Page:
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    Stand up every half hour to walk around a bit. This will ensure continuous blood circulation in your arms and legs, and will keep them from getting too strained. Take walks to the water station to refill your glass. If you can afford to take longer breaks, take a short walk outside your building, and use the stairs instead of the elevator to go down. Aside from giving your legs and heart a good workout, you can take in some fresh air as well.
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    Focus as far as possible. To avoid eye strain while working at a computer, set up your monitor as far as possible. Otherwise, give your eyes often break by looking around at something distant to prevent irritation and short-sightedness.
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    Take advantage of the downtime created by rebooting or large file downloads. Get up and take short walks around your floor. If you can find the space to do it and do not have many co-workers around who would be bothered, try something more ambitious such as doing a few push-ups, sit-ups, and/or jumping jacks.

Part 4
Other Good Habits

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    Take a few deep breaths. To work your abdominal muscles, hold your stomach for a few seconds when breathing in, then release when breathing out. If possible, get some fresh air in your lungs by taking a walk outside, as mentioned in a previous step.
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    Have a bottle of water by your side and make a habit of drinking plenty of water throughout the day. If you do this consistently, you will begin to feel more alert. Take trips to the water refilling station to refill your jug or glass, so that you can also walk around and exercise your legs at the same time.


  • Try not to squint when reading something on the screen, as squinting can be bad for your eyes. Most computers have an option to increase font size. If you press Ctrl and +, the font size will increase, so you don't have to strain your eyes as much. Pressing Ctrl and - will make the font smaller, and pressing Ctrl and 0 will put the font back to normal. Even if you have 20/20 vision, it doesn't hurt to try to keep it.
  • Don't neglect the health of your eyes! It is detrimental to your eyesight to focus at one thing for long periods of time (such as your monitor), so take breaks to look out the window and focus at something at a further distance away to maintain good ocular health. Consider purchasing an LCD screen, which is easier on the eyes. If you're at your computer for long periods of time, optometrists recommend following the "20-20-20" rule––for every 20 minutes spent focusing on your computer screen, spend 20 seconds focusing on something else 20 feet (6 meters) away.
  • Don't sit still. As long you keep moving, you will be helping to keep yourself in better shape. Constant movement will burn calories and contribute to cardiovascular health. Fidgeting is a good way to keep moving, even something such as tapping your foot. However, be mindful of your co-workers, and don't make too much noise––whatever way you fidget, the repetitive noises may bother other people.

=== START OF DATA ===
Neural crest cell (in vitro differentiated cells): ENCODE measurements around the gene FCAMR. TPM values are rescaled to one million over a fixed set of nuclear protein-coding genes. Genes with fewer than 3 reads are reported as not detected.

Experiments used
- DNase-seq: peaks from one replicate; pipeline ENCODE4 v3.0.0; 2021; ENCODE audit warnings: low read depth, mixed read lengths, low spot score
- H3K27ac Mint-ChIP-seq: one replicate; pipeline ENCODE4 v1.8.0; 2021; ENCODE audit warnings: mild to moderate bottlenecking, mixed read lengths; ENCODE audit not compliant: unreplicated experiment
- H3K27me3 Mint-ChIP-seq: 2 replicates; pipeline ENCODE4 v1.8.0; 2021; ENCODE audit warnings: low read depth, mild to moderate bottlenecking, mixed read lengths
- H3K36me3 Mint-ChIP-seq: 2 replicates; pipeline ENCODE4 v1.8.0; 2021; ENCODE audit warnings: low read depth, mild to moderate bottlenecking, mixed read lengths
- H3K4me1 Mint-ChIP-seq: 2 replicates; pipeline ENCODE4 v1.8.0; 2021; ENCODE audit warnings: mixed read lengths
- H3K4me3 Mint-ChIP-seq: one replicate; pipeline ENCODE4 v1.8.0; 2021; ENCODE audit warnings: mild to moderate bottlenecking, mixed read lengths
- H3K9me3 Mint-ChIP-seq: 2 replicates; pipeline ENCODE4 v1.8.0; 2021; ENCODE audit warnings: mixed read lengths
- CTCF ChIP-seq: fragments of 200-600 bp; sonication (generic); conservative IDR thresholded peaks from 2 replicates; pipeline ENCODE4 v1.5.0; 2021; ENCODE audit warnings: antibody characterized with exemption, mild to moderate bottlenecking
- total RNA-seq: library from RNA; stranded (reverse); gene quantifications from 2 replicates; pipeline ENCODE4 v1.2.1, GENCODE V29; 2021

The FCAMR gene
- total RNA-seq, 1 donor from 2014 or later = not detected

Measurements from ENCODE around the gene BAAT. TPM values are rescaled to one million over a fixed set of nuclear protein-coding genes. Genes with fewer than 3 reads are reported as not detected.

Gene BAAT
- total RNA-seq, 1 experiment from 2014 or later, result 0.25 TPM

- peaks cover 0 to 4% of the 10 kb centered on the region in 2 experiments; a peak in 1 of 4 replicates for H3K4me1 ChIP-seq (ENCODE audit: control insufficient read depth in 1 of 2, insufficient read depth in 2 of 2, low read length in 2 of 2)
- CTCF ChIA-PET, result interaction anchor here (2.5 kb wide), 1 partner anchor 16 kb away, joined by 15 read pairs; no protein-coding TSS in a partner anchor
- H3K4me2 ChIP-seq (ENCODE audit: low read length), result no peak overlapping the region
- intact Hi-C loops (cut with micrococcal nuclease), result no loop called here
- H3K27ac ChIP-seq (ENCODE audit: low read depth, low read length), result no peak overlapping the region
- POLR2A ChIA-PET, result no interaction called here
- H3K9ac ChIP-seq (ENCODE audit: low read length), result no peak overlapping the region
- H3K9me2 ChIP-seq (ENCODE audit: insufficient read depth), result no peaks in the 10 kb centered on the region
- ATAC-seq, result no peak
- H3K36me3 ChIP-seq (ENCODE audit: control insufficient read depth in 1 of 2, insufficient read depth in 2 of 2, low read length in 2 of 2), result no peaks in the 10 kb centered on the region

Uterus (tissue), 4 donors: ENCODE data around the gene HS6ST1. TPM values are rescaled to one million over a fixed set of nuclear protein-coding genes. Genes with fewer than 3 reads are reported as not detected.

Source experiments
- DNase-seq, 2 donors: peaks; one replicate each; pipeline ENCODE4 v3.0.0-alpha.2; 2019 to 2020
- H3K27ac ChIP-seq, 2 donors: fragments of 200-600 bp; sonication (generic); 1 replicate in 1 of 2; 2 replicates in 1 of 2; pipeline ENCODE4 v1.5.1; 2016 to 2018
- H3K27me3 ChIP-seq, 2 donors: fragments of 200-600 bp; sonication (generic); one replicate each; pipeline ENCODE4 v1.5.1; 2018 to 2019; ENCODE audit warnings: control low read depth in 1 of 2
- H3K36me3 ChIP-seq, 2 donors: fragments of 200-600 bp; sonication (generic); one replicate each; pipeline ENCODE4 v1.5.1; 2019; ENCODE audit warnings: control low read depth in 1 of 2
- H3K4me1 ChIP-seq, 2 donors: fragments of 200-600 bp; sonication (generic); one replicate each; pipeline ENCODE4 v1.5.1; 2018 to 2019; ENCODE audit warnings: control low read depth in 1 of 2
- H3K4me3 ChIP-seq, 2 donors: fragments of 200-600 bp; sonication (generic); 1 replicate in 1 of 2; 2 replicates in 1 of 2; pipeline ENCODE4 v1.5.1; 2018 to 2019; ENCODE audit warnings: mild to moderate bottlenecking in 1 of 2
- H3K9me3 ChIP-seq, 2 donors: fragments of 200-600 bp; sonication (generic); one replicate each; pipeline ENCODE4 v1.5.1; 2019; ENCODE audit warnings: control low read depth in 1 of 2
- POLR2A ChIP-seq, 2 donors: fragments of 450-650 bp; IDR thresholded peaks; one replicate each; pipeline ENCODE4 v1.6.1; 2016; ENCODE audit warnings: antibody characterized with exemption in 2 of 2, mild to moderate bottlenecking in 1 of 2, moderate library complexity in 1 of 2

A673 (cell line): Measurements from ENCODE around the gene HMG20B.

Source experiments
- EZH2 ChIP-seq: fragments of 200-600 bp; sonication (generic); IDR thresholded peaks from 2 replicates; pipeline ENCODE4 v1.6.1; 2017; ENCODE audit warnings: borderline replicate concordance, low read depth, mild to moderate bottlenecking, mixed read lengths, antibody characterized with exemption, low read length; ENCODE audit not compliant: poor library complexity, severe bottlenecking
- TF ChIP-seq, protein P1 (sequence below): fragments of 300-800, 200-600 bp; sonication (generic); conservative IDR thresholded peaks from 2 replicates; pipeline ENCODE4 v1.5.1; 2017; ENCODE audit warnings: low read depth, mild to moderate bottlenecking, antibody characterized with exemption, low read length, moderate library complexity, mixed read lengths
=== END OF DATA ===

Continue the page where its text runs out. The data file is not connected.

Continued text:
• You can hold your legs up underneath your desk to exercise abdominal muscles and leg muscles.
  • Lobby your employer to allow the use of standing desks and/or treadmill desks. Constant, long-term sitting has been shown to have severe detrimental effects on employee health, so anything you can do to keep active is critical to your long term well being. Explain that movement will aid productivity, which is an added benefit on top of the health and safety one.
  • Consider using Break Pal or similar "office gym" software programs. For example, Break Pal is a useful website that will remind you to exercise and guide you through a variety of desk exercises. Other users will even keep an eye on you and encourage you. Software that forces you to take breaks and shows exercise tips can also be handy and you might be able to convince your employer to have this fitted to all computers in the workplace.
  • If you're a runner or jogger, you can sit on the floor and stretch as you use the computer. It will save you time too if you have to do both anyway.
  • Set your chair back rest at an angle larger than 90°.
  • Make music while working to provoke body movement and relieve stress. A smaller instrument will be more convenient.
  • If you're all alone, try shutting off the computer for a bit and exercise. If you're on a cell phone call, get up and do stretches, or leg lifts––anything to keep moving during down time away from the desk.
  • Try exercises that combine opposing muscle groups (flexors and extensors, for example, biceps and triceps) to get a good workout. Clasp your hands together with palms facing each other. Pull up with one hand while pushing down with the other.
  • Take a break after 45 mins on the computer and take a walk around your house of office.


  • Your body needs more exercise than just what you do at the computer, so be careful not to think that exercise at the computer is enough. While exercising at your computer is helpful, keep in mind that it is not a substitute for going to the gym or observing a regular exercise program.
  • When muscles remain stationary, circulation decreases, muscles tire, and tasks become more uncomfortable to perform.
  • Incorrect computer posture habits combined with long-term stationary sitting may cause medical problems known as cumulative trauma disorder (CTD) or repetitive stress injury (RSI).

Things You'll Need

  • Exercise gear such as elastic bands, hand grippers, squeeze balls
  • Stability ball or chair